MRI imaging of blind people using braille have shown that they use their visual cortex even if they were blind from birth.
The images on the left of the picture show a blind person’s brain resting and the images on the right show the blind person’s brain when he is braille reading.
Cortivis Project – Universidad Miguel Hernández
The MRI shows that braille reading is decoded by the visual cortex.
Diffusion Tensor imaging
Diffusion MRI (or dMRI) is a magnetic resonance imaging (MRI) method which came into existence in the mid-1980s. It allows the mapping of the diffusion process of molecules, mainly water, in biological tissues, in vivo and non-invasively. Molecular diffusion in tissues is not free, but reflects interactions with many obstacles, such as macromolecules, fibres, membranes, etc. Water molecule diffusion patterns can therefore reveal microscopic details about tissue architecture, either normal or in a diseased state.
Diffusion tensor imaging (DTI) is a magnetic resonance imaging technique that enables the measurement of the restricted diffusion of water in tissue in order to produce neural tract images instead of using this data solely for the purpose of assigning contrast or colours to pixels in a cross sectional image. It also provides useful structural information about muscle—including heart muscle—as well as other tissues such as the prostate.
Imaging the diffusion properties reveals the long distance connections. Imaging the biochemistry?
Tractographic reconstruction of neural connections via diffusion tensor imaging (DTI).
In neuroscience, tractography is a 3D modeling technique used to visually represent neural tracts using data collected by diffusion tensor imaging.
Positron emission tomography PET
Positron emission tomography (PET) is a nuclear medicine, functional imaging technique that produces a three-dimensional image of functional processes in the body. The system detects pairs of gamma rays emitted indirectly by a positron-emitting radionuclide (tracer), which is introduced into the body on a biologically active molecule. Three-dimensional images of tracer concentration within the body are then constructed by computer analysis. In modern PET-CT scanners, three dimensional imaging is often accomplished with the aid of a CT X-ray scan performed on the patient during the same session, in the same machine.
If the biologically active molecule chosen for PET is fludeoxyglucose (FDG), an analogue of glucose, the concentrations of tracer imaged will indicate tissue metabolic activity by virtue of the regional glucose uptake. Use of this tracer to explore the possibility of cancer metastasis (i.e., spreading to other sites) is the most common type of PET scan in standard medical care (90% of current scans). However, on a minority basis, many other radioactive tracers are used in PET to image the tissue concentration of many other types of molecules of interest.
As the radioisotope undergoes positron emission decay (also known as positive beta decay), it emits a positron, an antiparticle of the electron with opposite charge. The emitted positron travels in tissue for a short distance (typically less than 1 mm, but dependent on the isotope), during which time it loses kinetic energy, until it decelerates to a point where it can interact with an electron. The encounter annihilates both electron and positron, producing a pair of annihilation (gamma) photons moving in approximately opposite directions. These are detected when they reach a scintillator in the scanning device, creating a burst of light which is detected by photomultiplier tubes or silicon avalanche photodiodes (Si APD). The technique depends on simultaneous or coincident detection of the pair of photons moving in approximately opposite direction (it would be exactly opposite in their centre of mass frame, but the scanner has no way to know this, and so has a built-in slight direction-error tolerance). Photons that do not arrive in temporal “pairs” (i.e. within a timing-window of a few nanoseconds) are ignored.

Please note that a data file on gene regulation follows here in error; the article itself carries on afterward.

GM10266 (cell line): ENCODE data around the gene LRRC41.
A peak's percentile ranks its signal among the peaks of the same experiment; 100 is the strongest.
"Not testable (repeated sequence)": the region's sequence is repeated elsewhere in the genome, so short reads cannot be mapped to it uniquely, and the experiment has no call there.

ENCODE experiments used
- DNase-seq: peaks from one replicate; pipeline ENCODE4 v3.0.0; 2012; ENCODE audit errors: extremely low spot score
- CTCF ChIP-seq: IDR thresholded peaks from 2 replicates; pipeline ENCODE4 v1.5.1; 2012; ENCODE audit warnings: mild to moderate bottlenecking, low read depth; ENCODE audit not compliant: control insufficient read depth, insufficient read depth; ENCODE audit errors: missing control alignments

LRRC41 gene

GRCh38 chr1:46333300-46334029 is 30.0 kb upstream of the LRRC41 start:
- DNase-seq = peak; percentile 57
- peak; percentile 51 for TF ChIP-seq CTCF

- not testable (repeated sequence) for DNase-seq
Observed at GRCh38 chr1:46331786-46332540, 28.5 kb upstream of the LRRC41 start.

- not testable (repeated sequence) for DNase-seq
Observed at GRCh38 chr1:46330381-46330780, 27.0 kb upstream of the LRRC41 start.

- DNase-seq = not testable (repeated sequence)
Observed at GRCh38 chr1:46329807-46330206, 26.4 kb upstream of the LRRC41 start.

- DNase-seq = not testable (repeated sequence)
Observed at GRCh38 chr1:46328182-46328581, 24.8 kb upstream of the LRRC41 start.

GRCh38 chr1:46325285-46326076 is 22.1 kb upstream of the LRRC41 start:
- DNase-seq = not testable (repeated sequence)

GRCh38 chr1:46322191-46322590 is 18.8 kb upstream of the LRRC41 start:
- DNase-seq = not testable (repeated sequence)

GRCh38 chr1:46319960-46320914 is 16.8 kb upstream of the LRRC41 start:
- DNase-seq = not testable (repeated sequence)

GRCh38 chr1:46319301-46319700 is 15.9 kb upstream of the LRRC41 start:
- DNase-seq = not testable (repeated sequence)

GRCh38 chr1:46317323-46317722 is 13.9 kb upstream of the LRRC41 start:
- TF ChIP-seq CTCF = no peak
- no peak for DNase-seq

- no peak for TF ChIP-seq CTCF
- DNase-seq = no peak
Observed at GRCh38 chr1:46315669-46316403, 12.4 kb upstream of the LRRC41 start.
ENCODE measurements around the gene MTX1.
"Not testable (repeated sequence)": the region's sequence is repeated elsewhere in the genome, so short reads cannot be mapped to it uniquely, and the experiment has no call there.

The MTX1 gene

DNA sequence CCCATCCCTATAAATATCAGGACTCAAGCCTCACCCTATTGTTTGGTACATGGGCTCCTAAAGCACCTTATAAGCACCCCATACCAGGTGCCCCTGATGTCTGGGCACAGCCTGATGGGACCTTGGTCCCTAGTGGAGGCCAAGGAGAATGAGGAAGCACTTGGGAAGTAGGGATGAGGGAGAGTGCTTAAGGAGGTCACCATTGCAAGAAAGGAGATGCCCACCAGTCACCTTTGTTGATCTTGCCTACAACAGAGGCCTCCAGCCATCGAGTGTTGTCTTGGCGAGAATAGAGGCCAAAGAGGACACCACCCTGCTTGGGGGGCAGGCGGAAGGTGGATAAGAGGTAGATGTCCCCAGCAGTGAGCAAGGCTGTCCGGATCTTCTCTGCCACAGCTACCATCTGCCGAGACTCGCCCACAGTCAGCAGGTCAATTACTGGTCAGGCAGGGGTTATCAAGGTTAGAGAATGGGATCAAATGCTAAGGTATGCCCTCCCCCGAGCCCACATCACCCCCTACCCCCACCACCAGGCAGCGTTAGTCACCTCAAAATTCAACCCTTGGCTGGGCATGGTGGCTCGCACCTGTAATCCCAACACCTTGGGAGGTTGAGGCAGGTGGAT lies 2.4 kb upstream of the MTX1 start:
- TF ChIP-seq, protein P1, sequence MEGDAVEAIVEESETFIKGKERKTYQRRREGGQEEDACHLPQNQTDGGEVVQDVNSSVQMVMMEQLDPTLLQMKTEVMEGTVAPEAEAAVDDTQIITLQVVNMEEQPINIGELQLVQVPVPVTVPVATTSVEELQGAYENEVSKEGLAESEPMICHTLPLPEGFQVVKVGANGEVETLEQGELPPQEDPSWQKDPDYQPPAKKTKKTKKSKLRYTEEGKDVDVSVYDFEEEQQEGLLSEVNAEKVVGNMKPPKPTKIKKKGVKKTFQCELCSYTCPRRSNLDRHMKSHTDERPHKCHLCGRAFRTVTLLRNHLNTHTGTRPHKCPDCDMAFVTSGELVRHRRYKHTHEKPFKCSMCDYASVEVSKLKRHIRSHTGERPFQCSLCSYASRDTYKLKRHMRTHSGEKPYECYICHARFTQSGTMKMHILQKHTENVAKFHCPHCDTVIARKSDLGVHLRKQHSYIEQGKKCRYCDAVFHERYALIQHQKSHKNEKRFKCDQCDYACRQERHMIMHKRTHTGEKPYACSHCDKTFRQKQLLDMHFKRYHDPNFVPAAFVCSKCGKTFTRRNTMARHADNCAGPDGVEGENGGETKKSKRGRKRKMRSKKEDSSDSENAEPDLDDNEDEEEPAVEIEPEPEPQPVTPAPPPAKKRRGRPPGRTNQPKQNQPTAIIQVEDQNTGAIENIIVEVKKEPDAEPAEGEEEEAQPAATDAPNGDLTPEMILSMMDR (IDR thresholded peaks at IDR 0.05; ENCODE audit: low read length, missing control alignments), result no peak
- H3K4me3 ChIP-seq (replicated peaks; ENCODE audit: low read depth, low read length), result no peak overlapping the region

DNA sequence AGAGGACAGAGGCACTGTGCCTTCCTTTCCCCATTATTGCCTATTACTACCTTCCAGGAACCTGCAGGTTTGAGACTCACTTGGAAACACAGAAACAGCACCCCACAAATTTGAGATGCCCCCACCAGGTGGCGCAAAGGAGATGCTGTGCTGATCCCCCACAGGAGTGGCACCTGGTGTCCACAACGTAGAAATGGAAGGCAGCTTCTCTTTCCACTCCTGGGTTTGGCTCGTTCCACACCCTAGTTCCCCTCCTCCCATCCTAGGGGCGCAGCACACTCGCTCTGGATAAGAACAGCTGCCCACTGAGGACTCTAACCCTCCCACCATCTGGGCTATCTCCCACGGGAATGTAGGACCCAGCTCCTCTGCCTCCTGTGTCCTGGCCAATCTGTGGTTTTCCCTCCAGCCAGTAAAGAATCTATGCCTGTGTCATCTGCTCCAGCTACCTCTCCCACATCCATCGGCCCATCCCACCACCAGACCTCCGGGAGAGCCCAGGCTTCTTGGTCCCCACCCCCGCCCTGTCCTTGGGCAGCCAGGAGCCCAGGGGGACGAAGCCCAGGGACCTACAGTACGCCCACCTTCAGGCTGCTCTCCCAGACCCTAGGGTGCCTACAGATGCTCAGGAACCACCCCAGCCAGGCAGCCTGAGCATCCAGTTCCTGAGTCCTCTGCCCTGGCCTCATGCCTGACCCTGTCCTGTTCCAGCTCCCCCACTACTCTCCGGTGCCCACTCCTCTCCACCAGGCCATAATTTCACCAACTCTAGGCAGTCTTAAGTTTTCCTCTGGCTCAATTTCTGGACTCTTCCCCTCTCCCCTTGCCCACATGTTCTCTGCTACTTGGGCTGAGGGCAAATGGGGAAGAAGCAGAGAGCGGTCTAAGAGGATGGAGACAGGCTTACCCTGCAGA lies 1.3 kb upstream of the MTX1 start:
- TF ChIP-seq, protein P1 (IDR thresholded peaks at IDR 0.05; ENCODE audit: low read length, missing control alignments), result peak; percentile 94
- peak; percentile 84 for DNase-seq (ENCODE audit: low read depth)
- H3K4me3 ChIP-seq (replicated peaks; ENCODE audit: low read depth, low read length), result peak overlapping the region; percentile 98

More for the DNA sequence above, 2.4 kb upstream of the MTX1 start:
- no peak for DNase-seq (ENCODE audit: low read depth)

By repeating a measurement the distribution of the radiochemical can be compared at two times.
Brain imaging techniques
Both fMRI and PET measure blood flow have revealed the functional anatomy of the brain but the time resolution is minutes for PET and ~1 second for fMRI
Is it possible to image activity at the rate at which the brain works?
Magnetoencephalography (MEG) is a functional neuroimaging technique for mapping brain activity by recording magnetic fields produced by electrical currents occurring naturally in the brain, using very sensitive magnetometers. Arrays of SQUIDs (superconducting quantum interference devices) are currently the most common magnetometer, and SERF being investigated for future machines. Applications of MEG include basic research into perceptual and cognitive brain processes, localizing regions affected by pathology before surgical removal, determining the function of various parts of the brain, and neurofeedback. This can be applied in a clinical setting to find locations of abnormalities as well as experimental setting to simply measure brain activity.
Red is the field in and blue is the field out.
Currents in the brain produce very weak magnetic fields
Superconducting sensors SQUIDs detect them